While the specifics are unique for each individual, the emotional cues are the same – Bob is displaying classic passive aggressive behavior. It’s obvious he didn’t want this dinner party to happen, but instead of just saying no, he procrastinated, invented stories and excuses, and acted in such as way that the dinner was ruined and the guests left – exactly what he wanted from the start. If Linda says he was avoiding them, he will claim he was just trying to fix up the house for his guests; if she says he made people uncomfortable, he will claim that he was trying to be polite by not making them wait for him to clean up; if she says he should have eaten he’ll say that he wasn’t hungry and play the victim by being upset that she would force him to eat when he didn’t want to. Bob’s actions may be hard to fault on a technical level, but his emotions and motivations are clear. Unfortunately it’s impossible to prove emotions, so while Linda knows that what he did was rude to her and her guests, she’ll have a very hard time pinning anything on him.
Does something about Bob seem a little too familiar? Passive aggression is common. It’s something that many girlfriends and spouses deal with every day, and it could be something that you are dealing with. Once you recognize that the man you are with is passive aggressive, you have a few options. The first option is to try to work with him to fix it yourself. This is usually successful in mild cases, where the man is only passive aggressive in one or two areas of his life. If he is more reasonable about other aspects of his relationship, you may be able to show him the difference between how he acts normally and when he was being passive aggressive, and help him correct it. Make him feel that it is safe for him to express his anger or frustration on any subject without worrying that you will react negatively, and help create channels of open, honest communication. Remember that you can’t just tell him he’s being passive aggressive and expect him to stop – passive aggression is something that needs to be solved by working closely with another person.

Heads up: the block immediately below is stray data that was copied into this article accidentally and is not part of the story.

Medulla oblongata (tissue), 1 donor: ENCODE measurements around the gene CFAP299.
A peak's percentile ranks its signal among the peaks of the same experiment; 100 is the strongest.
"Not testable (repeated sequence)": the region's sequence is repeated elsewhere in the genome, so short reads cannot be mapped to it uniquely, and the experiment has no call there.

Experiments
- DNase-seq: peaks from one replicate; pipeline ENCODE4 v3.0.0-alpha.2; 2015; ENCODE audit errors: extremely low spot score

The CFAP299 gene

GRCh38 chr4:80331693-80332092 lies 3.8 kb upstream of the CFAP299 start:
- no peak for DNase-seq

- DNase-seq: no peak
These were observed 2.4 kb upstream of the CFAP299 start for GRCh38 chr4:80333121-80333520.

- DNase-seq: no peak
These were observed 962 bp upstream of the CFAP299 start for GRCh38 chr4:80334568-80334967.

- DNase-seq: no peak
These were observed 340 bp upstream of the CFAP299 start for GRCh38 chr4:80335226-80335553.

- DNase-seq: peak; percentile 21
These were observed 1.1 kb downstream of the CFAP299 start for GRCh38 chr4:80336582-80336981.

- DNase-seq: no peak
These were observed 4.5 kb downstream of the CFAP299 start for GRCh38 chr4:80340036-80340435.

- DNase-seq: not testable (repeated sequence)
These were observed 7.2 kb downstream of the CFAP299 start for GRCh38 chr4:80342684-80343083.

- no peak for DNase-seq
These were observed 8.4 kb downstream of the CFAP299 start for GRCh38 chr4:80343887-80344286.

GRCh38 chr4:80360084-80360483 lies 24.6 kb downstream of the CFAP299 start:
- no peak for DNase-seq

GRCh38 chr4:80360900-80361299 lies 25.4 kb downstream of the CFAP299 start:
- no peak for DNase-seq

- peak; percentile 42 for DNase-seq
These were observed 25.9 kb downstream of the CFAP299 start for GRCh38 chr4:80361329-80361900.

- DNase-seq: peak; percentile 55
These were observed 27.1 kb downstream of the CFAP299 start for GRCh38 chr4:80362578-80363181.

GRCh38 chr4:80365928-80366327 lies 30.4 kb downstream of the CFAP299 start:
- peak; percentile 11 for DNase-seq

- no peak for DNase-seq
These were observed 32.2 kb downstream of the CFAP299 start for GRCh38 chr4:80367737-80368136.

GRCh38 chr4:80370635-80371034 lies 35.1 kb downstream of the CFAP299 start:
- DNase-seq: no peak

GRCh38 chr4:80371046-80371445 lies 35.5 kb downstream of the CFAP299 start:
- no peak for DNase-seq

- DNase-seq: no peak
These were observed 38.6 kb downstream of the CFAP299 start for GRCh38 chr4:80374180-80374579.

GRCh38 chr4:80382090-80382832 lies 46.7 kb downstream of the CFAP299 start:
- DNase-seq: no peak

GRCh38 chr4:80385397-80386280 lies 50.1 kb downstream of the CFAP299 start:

If the problem is severe and you don’t feel that you are the right person to help him, therapy is an excellent option. A therapist will have the necessary training to help your partner, to teach him to see the pattern of passive aggression and recognize it’s root cause in order to correct the problem. In many cases, this is the best option. Passive aggression is often a deep-seated problem, and as much as you love your partner and want to help him yourself, it may simply require the help of a professional. You can always help your partner by being supportive and talking to him, but letting him (or convincing him) to work with a therapist may be the best thing you can do.
The third option is one that no one wants, but it is sometimes the only answer. When your partner is chronically passive aggressive and refuses to try to change, the only choice that is respectful to you and your well-being is to leave the relationship. When this is the case, remember that it is not your fault. Many women may feel guilty and blame their inability to change him, but the truth is that the problem is his inability to change himself. Relationships take commitment, and effort, and honesty, and if you are putting all that into a relationship, then that’s what you deserve to get out of it.
Passive aggression isn’t always a chronic condition, nor is it always a bad thing. Everyone uses it sometimes, because we understand that taking a few jabs at the boss around the water cooler is probably more reasonable, and smarter, than screaming at him like we’d sometimes like to do. If everyone said exactly what they were feeling every time they were angry, nothing would ever get done and no one would get along. A bit of passive aggression as a release mechanism keeps us sane in situations that may feel a little unfair, but that we really aren’t in a position to change. There are even situations where passive aggression is good for making a point, as we can see by looking at Gandhi and the African American Civil Rights Movement.
Unfortunately, using a little bit of passive aggression every now and again is much different than someone who uses it as a chronic response, and a romantic relationship is not one of those situations where passive aggression is helpful. It may be hard to admit when you are in a relationship with a man who is passive aggressive – it can be hard to see because of how close you are to the situation, and it can always be difficult to confront the flaws in someone you love. But it is important to understand that chronic passive aggression is not something you can just “deal with” or ignore. Being in a relationship with someone who is passive aggressive is very detrimental to your self-esteem, and even your mental health. It is important for you to understand that you are worth more, and you deserve to be with someone who will give you honesty, sincerity, and dependability. Remember: you are worth it, and that’s something any good partner should recognize.